Tickets purchased between March 1 and 31 for travel until February 25, 2021 are also eligible for fee-free changes. Travelers booked to COVID-19 affected destinations, including those in Italy, China and South Korea, before May 31st, 2020 can also be re-booked with waived change fees.

If you prefer, you can cancel your flight booked on or before March 9, 2020 and your funds will be available for one year from your original ticket’s issue date. Note that this does not mean that your money will be refunded, or even that you will be able to purchase a new ticket entirely with the funds from your ticket. Fare differences will apply, so if your new flight is more expensive you are on the hook for the difference.

Delta’s Full Policy

Frontier Airlines

Frontier makes the process more onerous than other airlines but has instituted some policies to make tickets more flexible in this challenging environment. To be frank, Frontier has the least customer-friendly policies of any US Airline.

Tickets may only be modified by phone and only may be modified or refunded for flight credit one time. Fare differences will apply. Frontier’s flight credits are only valid for 90 days from the cancellation date. For changed flights, travel must be completed by November 9, 2020.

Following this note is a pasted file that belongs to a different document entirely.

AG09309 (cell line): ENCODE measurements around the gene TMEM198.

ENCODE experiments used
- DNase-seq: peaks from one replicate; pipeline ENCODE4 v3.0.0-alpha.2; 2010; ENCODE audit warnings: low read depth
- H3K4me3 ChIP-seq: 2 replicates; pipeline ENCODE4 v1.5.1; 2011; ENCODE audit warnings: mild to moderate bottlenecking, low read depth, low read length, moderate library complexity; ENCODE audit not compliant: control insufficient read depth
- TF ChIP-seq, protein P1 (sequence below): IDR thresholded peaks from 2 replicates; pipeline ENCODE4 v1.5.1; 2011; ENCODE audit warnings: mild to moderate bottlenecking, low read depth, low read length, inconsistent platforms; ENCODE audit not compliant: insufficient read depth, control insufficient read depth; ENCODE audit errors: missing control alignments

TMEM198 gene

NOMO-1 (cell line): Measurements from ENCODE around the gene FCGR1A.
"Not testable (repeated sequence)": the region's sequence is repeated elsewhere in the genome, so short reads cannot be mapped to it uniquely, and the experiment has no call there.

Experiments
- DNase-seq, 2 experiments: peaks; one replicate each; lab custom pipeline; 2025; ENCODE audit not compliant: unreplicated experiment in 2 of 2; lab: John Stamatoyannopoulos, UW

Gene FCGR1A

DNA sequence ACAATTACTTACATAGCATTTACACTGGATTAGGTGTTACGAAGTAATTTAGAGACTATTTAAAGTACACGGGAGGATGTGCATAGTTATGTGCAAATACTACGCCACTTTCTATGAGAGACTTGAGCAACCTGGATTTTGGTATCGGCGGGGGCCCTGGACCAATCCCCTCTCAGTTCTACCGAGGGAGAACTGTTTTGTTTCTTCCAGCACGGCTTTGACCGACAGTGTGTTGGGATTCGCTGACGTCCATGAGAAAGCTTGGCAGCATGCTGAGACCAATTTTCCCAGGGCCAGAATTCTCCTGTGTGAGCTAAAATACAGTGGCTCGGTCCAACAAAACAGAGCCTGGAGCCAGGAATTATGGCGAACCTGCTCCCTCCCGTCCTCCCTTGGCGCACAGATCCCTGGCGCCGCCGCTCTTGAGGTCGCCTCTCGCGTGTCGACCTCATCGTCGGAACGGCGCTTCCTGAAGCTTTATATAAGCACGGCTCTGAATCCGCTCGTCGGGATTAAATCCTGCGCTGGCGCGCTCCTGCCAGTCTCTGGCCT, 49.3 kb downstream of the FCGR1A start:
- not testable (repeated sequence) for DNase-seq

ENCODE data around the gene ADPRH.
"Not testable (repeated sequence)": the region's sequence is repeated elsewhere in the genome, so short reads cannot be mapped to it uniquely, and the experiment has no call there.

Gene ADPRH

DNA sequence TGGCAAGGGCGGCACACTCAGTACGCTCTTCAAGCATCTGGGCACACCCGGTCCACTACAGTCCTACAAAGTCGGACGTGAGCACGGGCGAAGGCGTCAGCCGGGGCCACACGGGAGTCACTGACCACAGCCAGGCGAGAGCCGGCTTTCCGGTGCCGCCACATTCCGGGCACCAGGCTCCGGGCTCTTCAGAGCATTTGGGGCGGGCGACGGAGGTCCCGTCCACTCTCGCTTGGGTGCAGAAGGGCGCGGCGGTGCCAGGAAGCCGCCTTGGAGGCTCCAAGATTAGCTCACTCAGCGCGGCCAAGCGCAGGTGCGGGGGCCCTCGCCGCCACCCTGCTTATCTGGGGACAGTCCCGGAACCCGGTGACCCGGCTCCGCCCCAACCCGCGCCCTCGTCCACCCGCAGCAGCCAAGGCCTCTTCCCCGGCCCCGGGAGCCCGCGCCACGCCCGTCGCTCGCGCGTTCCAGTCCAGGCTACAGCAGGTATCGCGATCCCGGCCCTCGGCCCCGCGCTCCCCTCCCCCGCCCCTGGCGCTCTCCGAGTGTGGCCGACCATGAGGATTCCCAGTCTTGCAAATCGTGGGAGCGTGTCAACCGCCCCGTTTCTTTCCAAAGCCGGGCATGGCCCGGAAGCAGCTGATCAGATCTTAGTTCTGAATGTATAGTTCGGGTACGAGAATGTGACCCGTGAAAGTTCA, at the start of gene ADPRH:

• Flights booked before March 10, 2020 for travel before April 30, 2020 may be changed.
  • Flights booked March 10-31, 2020 for travel through November 9 may be changed. Frontier has an existing policy that tickets changed more than 60 days before departure.

Frontier’s Full Policy

Hawaiian Airlines

Hawaiian Airlines is offering a flexible ticketing policy. Guests who book any flights between March 1 and March 31, 2020, can change travel to future dates without incurring fees. The waiver allows a one-time change per ticket and fare difference applies.

Travelers with bookings made prior to March 9, 2020, with travel between March 1, 2020 and April 30, 2020 can make flight changes with new travel commencing no later than December 31, 2020. This waiver allows a one-time change per ticket and fare difference applies.

Hawaiian Airlines has additional waivers for flights to Japan, South Korea and China.

  • Japan: Flights booked for new travel on or before April 23, 2020 will have no change fee and no fare difference. Flights booked for new travel on or after April 23, 2020 will have no change fee but will be charged fare difference. Tickets must have been issued by March 6, 2020 and must be rebooked by April 12, 2020 to qualify.
  • South Korea: Flights rebooked for new travel on or before October 31, 2020 will have no change fee and no fare difference. Flights booked for new travel on or after October 31, 2020 will have no change fee but will be charged fare difference. Tickets for scheduled travel between February 24, 2020 to May 1, 2020. New travel must be booked by October 31, 2020.